Decomposers & Decomposition

As soon as a living creature dies it starts to decompose. Decomposition is nature's way of disassembling a dead animal or plant into its basic components, so they can be reused by other life forms. It also prevents the spread of disease. We explain the different stages of the decomposition process, and how decomposers and detritivores operate on land and in the ocean. We also look at scavengers, like vultures, who are equally important to the ecological health of the environment.
Vultures act as decomposers
Vultures, apex scavengers, can eat carrion which may be toxic to other animals. Image Credit: Mario Mata/CC BY-SA 3.0

In every ecosystem throughout the biosphere, there is a constant need for decomposers to deal with the remains of dead animals and plants, as well as waste from living creatures. These decomposers, known as saprotrophs, serve as Earth’s multi-functional clean-up crew, and include a variety of different organisms, all of whom share one important characteristic – they derive virtually all their energy and nutrition from dead organic matter.

What are Decomposers, Exactly?

A decomposer is an organism (typically a bacterium, or fungus) that feeds on and breaks down organic matter, such as the remains of dead animals and plants (saprotrophy), as well as the dung and waste of living creatures (coprophagy). These organisms assist in the process of decomposition, which happens to all living things after they die. Decomposition is an essential mechanism that facilitates the reabsorption of nutrients into the food web for the benefit of all. 1

Fungi decomposers recycle nutrients from rotten tree
Fungi like mushrooms are the predominant decomposers in forests, since only they possess the enzymes necessary to break down wood. Photo: © adege/pixabay

What’s the Difference Between Decomposers and Detritivores?

The word ‘decomposer’ is a loose term that is often used to describe two different types of organism: decomposers (saprophages), and detritivores (detritophages). The difference between decomposers and detritivores, concerns the way each group breaks down the dead flesh. Detritivores have to digest organic material inside their bodies in order to break it down. Decomposers, on the other hand – who are typically too small to ingest pieces of tissue – break down organic matter externally by chemical and biological means.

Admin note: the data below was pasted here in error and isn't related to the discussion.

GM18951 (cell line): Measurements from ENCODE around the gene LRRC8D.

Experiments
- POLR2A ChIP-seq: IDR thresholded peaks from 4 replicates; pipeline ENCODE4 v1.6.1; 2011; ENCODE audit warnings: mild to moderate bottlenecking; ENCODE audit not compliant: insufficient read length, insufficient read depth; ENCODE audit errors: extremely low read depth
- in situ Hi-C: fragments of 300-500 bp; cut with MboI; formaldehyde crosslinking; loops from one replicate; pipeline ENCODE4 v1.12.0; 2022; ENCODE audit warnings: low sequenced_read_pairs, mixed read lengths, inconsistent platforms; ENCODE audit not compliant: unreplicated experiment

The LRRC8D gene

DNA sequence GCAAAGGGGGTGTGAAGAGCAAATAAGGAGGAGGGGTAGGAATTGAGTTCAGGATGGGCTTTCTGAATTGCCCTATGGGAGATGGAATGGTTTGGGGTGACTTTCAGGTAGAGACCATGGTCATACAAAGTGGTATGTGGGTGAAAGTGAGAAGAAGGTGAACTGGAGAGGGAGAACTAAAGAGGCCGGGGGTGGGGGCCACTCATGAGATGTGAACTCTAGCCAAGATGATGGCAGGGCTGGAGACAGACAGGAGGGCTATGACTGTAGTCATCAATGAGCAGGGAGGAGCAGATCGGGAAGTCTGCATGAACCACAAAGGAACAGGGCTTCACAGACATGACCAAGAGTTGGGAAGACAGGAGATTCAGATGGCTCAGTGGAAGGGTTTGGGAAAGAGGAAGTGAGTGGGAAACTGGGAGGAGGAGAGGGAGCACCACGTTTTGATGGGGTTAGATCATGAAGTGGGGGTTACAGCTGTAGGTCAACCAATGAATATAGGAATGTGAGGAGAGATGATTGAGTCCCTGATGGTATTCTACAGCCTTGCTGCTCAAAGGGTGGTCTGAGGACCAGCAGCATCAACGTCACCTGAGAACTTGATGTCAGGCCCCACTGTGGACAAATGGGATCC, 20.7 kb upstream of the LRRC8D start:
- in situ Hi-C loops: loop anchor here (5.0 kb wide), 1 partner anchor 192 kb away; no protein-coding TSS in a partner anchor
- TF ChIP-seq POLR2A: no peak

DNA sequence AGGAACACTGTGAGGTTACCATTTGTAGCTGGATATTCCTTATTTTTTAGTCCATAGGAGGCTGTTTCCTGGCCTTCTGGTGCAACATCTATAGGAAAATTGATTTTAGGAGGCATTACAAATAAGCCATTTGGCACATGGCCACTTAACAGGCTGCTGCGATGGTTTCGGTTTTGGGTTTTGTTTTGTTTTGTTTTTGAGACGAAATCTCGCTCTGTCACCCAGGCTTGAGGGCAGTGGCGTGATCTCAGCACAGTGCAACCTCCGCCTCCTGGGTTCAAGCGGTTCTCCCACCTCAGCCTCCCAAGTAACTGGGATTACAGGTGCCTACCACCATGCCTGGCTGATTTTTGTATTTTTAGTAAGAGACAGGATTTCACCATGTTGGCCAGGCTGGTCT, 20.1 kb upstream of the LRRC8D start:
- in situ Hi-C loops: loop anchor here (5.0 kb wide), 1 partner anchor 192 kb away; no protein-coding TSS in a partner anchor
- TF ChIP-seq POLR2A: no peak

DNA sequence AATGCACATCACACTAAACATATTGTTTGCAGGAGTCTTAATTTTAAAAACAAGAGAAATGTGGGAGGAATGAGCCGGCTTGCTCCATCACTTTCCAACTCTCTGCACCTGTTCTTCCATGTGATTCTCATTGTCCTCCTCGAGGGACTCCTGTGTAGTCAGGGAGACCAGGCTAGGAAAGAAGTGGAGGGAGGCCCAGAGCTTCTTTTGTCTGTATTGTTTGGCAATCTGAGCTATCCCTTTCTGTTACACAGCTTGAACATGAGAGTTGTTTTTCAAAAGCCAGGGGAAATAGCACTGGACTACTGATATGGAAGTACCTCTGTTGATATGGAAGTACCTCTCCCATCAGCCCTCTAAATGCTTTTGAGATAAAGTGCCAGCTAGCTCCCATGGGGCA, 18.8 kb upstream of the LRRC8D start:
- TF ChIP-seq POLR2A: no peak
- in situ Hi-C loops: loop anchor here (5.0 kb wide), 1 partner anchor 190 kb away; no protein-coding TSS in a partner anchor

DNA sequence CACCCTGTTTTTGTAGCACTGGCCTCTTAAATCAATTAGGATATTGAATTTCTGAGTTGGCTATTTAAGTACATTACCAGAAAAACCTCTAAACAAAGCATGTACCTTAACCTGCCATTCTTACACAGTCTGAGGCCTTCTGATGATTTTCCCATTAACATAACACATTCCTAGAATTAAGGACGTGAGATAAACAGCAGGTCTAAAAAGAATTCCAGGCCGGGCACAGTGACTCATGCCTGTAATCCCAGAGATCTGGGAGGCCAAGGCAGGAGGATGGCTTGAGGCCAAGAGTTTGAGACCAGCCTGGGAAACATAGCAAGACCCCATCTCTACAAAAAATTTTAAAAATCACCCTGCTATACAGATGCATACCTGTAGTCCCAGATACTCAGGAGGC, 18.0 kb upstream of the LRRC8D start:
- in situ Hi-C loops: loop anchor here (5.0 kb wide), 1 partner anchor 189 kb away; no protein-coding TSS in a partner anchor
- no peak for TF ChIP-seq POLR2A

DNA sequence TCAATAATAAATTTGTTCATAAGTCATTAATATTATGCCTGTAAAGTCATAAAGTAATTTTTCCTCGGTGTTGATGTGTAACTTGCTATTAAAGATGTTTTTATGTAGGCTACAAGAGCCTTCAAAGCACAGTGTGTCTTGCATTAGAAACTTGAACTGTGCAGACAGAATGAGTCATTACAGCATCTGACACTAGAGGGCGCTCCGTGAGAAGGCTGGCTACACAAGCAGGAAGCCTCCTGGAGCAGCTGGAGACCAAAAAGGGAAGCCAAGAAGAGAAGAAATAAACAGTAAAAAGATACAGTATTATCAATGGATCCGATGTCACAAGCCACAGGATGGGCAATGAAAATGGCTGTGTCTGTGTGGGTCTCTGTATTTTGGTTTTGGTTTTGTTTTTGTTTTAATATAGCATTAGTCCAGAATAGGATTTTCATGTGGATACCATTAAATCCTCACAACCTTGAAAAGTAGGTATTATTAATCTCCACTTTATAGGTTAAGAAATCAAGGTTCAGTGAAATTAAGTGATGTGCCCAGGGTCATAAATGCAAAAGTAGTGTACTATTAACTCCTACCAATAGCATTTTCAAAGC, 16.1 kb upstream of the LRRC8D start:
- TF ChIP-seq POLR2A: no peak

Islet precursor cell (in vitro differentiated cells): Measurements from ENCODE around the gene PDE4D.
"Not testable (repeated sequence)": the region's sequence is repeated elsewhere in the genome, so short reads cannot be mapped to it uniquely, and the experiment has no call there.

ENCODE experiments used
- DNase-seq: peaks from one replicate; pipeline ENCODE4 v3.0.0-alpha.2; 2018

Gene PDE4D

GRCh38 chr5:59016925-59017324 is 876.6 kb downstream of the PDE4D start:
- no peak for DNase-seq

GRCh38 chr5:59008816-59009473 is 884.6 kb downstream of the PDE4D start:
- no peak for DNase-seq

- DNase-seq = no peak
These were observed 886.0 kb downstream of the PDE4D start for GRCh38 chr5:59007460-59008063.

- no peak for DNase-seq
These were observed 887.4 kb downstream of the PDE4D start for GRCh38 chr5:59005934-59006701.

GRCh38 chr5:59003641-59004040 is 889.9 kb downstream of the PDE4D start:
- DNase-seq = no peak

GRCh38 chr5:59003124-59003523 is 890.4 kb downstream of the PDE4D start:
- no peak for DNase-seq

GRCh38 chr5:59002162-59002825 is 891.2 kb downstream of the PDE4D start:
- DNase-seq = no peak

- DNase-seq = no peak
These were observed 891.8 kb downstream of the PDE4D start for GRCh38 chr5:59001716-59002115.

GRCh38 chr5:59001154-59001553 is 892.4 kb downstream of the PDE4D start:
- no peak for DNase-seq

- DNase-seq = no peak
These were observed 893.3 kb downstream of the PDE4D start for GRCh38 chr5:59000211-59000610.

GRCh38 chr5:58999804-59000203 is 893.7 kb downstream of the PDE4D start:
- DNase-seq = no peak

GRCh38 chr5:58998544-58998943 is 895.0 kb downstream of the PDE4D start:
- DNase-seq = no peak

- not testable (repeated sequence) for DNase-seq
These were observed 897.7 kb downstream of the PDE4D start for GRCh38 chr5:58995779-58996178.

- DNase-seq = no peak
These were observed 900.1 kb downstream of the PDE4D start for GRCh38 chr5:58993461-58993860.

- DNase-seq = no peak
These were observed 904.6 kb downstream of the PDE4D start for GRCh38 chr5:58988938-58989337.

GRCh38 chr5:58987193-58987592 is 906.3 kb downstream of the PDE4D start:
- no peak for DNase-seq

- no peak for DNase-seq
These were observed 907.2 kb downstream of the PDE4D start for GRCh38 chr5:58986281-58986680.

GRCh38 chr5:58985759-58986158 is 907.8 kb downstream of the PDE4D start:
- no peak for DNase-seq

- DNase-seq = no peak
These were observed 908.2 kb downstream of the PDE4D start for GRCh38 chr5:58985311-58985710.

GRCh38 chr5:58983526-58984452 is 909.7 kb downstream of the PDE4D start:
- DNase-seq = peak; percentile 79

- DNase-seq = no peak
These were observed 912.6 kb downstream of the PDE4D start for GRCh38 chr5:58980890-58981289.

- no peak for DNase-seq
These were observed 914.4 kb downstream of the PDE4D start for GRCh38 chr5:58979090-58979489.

Types of Decomposers

Most decomposers comprise single-cell bacteria or fungi. Bacteria are microscopic organisms. A single teaspoon of fertile soil may contain anywhere between 100 million and one billion bacteria from as many as 10,000 separate species. 2

Bacteria involved in the decomposition of a dead animal include internal bacteria already resident inside the body, as well as bacteria joining them from outside. The soil contains thousands of species of bacteria that decompose cadavers. How do bacteria decompose a body? Usually by feeding on the exposed surfaces of organic matter.

By contrast, fungi are able to penetrate the surface of larger pieces of organic matter, by using their thin, thread-like appendages known as hyphae.

Fungi are the predominant decomposers in forests, since only they possess the enzymes necessary to break down lignin, the fibrous polymer found in wood. The method of decomposition employed by fungi involves the release of enzymes to break down the dead plant or animal cell tissue (a process called lysis), after which they absorb some of the nutrients in the resulting fluid (lysate). The rest seeps into the soil to be absorbed by other microbes or by plants. Some examples of fungi include yeasts, molds, mildew and mushrooms. 3

Mold growth on a decaying peach taken over a period of 6 days:

How mold decomposes a peach
Image Credit: © CC BY-SA 2.0

Types of Detritivores

Many detritivores live in forests and woodland, although the term also applies to certain bottom-feeders in wetlands and aquatic environments. Detritivores include invertebrate insects such as earthworms, woodlice, millipedes, mites, beetles, pillbugs, butterflies, dung flies, houseflies, blowflies; and mollusks such as slugs and snails.

Scavengers